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Could fizzy drinks cause oesophageal cancer?

by , 25 July 2013

According to Nutrition & Healing, drinking carbonated beverages is fast becoming known as an unacknowledged ‘drinking problem.' And if you don't take this drinking problem seriously, it might just cause you oesophageal cancer. Read on to discover the link between fizzy drinks and oesophageal cancer.

A group of doctors in India who specialise in digestive disorders delivered a disturbing report at a recent conference on digestive disorders, writes Christine O’Brien in Nutrition & Healing.

According to O’Brien, the doctors found that the consumption of carbonated beverages, otherwise known as fizzy drinks, shot up 450% from 1974 to 2000 in the US.

During the same period, oesophageal (throat) cancer rose by 570% among white American males.

They concluded that the increase in both of these figures is related.

So where exactly is the connection between fizzy drinks and cancer?

The link between oesophageal cancer and fizzy drinks revealed

According to Dr Jonathan Wright, the natural health specialist behind Nutrition & Healing, the connection is quite clear: Cancer feeds on sugar.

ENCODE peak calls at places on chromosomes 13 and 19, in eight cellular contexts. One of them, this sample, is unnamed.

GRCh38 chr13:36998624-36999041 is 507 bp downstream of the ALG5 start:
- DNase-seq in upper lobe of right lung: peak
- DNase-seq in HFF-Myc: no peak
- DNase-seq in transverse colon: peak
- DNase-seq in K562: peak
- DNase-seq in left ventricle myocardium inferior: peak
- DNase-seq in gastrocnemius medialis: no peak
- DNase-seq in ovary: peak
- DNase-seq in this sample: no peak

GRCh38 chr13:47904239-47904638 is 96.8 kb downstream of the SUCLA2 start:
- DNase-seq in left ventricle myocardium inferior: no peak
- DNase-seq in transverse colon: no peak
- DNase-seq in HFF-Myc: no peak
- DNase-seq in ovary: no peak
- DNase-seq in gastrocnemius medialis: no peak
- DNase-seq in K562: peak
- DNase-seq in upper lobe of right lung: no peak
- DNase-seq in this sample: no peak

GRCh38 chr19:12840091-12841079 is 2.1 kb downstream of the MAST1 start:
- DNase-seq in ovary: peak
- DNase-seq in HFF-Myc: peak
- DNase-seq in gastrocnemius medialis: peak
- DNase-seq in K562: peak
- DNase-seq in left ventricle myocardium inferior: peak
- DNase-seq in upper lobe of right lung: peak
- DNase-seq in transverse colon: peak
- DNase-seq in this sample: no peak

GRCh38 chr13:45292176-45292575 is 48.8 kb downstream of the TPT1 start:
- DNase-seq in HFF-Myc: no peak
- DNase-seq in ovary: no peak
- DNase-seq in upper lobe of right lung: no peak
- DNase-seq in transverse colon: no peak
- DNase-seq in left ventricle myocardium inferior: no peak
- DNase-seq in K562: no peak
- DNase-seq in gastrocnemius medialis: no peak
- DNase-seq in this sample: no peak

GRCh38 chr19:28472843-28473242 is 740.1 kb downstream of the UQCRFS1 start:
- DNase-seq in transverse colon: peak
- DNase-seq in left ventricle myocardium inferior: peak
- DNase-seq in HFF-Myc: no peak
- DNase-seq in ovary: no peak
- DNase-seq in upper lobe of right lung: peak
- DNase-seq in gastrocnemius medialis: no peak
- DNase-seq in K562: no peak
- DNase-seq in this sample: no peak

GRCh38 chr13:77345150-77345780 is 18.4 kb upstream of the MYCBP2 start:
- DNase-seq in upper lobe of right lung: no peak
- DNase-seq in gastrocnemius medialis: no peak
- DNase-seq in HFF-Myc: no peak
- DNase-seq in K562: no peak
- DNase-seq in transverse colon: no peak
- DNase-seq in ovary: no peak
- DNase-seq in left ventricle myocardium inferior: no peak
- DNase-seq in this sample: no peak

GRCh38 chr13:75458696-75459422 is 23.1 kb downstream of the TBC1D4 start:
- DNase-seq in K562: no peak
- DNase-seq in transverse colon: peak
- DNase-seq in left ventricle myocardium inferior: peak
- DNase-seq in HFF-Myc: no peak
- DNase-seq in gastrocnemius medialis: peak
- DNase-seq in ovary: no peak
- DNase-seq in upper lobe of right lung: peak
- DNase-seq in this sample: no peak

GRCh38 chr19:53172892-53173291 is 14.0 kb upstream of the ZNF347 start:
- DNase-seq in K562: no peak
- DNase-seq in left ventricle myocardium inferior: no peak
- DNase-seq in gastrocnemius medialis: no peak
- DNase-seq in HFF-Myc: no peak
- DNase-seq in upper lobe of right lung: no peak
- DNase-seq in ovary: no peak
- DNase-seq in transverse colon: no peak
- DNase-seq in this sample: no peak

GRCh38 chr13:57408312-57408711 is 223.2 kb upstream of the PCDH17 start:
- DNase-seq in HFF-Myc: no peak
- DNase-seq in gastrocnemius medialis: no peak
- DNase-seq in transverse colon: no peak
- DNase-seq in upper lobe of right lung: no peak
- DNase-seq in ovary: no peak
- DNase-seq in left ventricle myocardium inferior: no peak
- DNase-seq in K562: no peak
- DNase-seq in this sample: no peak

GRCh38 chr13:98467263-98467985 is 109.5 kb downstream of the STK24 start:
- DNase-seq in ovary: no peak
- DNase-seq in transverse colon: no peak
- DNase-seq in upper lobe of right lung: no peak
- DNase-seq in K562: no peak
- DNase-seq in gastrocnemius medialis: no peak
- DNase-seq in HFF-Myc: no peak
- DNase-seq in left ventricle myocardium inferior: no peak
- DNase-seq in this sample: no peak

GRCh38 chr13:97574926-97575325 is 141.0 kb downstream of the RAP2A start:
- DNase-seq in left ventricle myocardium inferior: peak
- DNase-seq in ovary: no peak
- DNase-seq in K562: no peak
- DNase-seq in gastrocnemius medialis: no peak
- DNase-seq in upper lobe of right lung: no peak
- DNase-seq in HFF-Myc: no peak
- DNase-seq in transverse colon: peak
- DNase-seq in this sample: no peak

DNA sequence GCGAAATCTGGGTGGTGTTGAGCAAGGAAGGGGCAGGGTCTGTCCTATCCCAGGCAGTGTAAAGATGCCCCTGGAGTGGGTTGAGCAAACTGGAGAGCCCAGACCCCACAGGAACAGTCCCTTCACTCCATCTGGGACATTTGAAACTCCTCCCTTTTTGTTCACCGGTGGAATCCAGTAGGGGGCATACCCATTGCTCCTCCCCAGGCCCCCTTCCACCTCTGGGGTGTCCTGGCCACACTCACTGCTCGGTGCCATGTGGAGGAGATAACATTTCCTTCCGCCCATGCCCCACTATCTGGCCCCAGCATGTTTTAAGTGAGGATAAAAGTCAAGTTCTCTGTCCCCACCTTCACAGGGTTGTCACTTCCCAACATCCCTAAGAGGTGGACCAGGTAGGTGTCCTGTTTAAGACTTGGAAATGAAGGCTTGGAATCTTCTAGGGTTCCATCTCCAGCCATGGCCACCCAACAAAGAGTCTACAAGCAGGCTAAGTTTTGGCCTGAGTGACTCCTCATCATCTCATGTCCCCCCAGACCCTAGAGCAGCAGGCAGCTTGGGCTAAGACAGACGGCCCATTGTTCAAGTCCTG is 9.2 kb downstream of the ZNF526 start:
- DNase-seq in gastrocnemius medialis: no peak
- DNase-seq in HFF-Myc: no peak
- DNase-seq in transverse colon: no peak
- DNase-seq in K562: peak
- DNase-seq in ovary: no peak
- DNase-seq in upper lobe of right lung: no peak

“Fizzy drinks are already known to exacerbate gastroesophageal reflux disease, otherwise known as GERD, which can be clearly linked to oesophageal cancer,” says Dr Wright.

According to Dr Wright, the culprit appears to be the many acids that make up fizzy drinks, such as phosphoric, citric, acetic, fumaric and gluconic acids.

While the report by Indian doctors stated that the average fizzy drinker consumes over 32,000 additional minutes of acid exposure a year, other countries that have experienced a similar rise in fizzy drink consumption also have a rising number of cases of this oesophageal cancer.

That’s why Dr Wright believes this is “pretty compelling data”.

“Soft drink makers have young people in their marketing crosshairs. 56% of 8-year-olds down soft drinks daily and a full third of teenage boys drink at least three cans of fizzy drinks a day,” says Dr Wright.

Dr Wright believes “if you add up those numbers and multiply them by say, the next 10-20 years and if this study is true, we have a problem on our hands or in our throats, to be more specific.

His advice: Since fizzy drinks don’t have much in the way of redeeming qualities, it’s probably best to lay the habit down.

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